With established restaurants such as the Michelin starred Gymkhana and popular Bao under their belt, Hoppers doesn’t escape what seems to be the Midas touch of siblings Karam, Sunaina, and Jyotin Sethi. As orders of claypot kukul maas, string hopper seafood kothu, and kalupol leave the kitchen diners are enveloped by tantalizing aromas and edible spectacles of delicate towering bowls of rice flour and coconut milk pancakes.
5 Stable Street
51.536175° N, 0.125448° W
A highly praised recommendation from our friends at 12hrs, after reading their review, you too will high-tail it straight to Dishroom. “It has been modeled after the Bombay Cafés that flourished in the Indian city during the 1960s. Built by Persian immigrants, there were once almost 400 of them in Bombay, and they attracted everybody – from sweaty taxi drivers to businessmen and families. Dishoom wants to be as uncomplicated as these establishments, and it manages that with ease. The crowd is very diverse, and the décor reminds you of far-away places, with faded pictures on the wall and fans slowly turning on the ceiling. The food is outright fantastic!”
Tea Building, 56 Shoreditch High St
51.52376° N, 0.076285° W
With its paired down and airy dining space, the food takes centre stage at Lyle’s in East London’s notoriously hip neighbourhood of Shoreditch. Relaxed and casual, the setting is unassuming for the fare you’re about to have. Awarded a deserved Michelin star in 2015, Lyle’s menu works with seasonal British produce in an elevated yet relaxed approach. With a young but deft roster both in the kitchen and front of house, if Lyle’s is an indication of London’s dining landscape, the future is looking bright.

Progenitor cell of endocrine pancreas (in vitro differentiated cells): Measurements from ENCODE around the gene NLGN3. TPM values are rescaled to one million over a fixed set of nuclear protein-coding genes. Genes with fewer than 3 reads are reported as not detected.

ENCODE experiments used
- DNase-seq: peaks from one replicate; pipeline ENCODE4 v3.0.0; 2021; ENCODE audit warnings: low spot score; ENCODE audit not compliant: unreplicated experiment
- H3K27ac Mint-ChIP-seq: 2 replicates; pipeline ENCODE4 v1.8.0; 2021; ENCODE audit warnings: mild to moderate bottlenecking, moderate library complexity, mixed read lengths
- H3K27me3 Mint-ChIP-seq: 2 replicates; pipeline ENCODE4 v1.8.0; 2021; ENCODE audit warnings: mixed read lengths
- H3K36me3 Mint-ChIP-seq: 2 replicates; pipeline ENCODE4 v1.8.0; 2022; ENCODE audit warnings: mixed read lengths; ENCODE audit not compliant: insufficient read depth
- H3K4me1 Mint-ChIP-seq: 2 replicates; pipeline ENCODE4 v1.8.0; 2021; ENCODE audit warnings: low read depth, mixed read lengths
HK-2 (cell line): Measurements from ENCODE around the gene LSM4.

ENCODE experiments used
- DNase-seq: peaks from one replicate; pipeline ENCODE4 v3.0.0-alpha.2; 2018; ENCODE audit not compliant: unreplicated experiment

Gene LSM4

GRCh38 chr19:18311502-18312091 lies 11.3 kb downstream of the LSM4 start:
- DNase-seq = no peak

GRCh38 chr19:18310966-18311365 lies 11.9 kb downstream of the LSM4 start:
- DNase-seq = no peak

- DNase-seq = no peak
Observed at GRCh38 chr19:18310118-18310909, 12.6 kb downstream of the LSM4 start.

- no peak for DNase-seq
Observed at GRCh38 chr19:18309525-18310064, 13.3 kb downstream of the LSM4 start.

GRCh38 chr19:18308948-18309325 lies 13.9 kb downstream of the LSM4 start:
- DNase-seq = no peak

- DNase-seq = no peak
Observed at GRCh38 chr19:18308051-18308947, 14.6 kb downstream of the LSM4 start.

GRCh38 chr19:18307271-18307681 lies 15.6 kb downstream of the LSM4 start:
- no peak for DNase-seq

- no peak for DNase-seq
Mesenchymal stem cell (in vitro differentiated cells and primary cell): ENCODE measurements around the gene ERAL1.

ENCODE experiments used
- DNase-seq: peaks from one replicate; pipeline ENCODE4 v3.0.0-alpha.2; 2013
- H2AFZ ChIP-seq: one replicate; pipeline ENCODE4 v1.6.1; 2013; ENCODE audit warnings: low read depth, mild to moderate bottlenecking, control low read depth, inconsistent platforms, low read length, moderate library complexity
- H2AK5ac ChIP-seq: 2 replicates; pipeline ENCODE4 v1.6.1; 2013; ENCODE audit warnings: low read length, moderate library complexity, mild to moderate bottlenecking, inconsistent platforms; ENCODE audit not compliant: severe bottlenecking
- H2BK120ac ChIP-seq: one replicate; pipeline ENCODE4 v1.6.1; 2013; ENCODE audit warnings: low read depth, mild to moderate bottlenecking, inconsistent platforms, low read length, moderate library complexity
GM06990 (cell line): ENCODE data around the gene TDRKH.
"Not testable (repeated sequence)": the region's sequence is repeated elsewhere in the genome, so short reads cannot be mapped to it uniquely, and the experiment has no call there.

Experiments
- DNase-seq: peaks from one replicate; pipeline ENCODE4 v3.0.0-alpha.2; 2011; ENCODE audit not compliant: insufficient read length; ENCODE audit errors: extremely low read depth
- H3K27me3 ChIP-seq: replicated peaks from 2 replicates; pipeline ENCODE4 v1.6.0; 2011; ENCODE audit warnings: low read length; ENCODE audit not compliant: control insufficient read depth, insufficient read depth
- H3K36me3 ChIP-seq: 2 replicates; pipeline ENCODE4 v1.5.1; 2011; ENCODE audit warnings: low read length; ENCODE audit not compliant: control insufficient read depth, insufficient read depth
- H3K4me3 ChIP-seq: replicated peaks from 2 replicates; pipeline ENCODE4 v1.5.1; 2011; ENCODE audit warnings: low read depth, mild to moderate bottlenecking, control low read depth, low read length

180 the Strand
51.512271° N, 0.114958° W
Encompassing an impressive 10 studio complex in the centre of London, the Store at 180 the Strand is a new meeting place for city’s art zealots. The home of London Fashion Week since its inception in 2016, it has previously hosted exhibitions with Louis Vuitton, Moving Museum and Punchdrunk. The space houses a mix of creative companies including Dazed Media, The Vinyl Factory, The Spaces and FACT magazine.
51.519092° N, 0.094079° W
With a world-class arts centre, the second-largest conservatory in London, public library, and YMCA, it’s no wonder why the Barbican is a place of congregation. Not to mention it stands as the leading example of brutalist architecture—both beautiful and daunting in it’s scale and glory. Developed during postwar 1960s and ‘70s as a means of affordable housing, it’s matured into something far greater.
80 Charing Cross Road
51.512727° N, 0.128691° W
A tight two-level corner shop in London’s West End Theatre District, is a haven for any art book lover. With considered monographs, magazines, and tomes on art, architecture, and photography, don’t be surprised if you walk away with a heavy stack of books in your arms and a considerably lighter wallet. If for some reason you should find yourself restlessly searching for something specific, all Koenig locations (with one in the Serpentine Gallery and the other in the Whitechapel Gallery) have access to the entire catalogue of the Buchhandlung Walther Koenig in Cologne for order.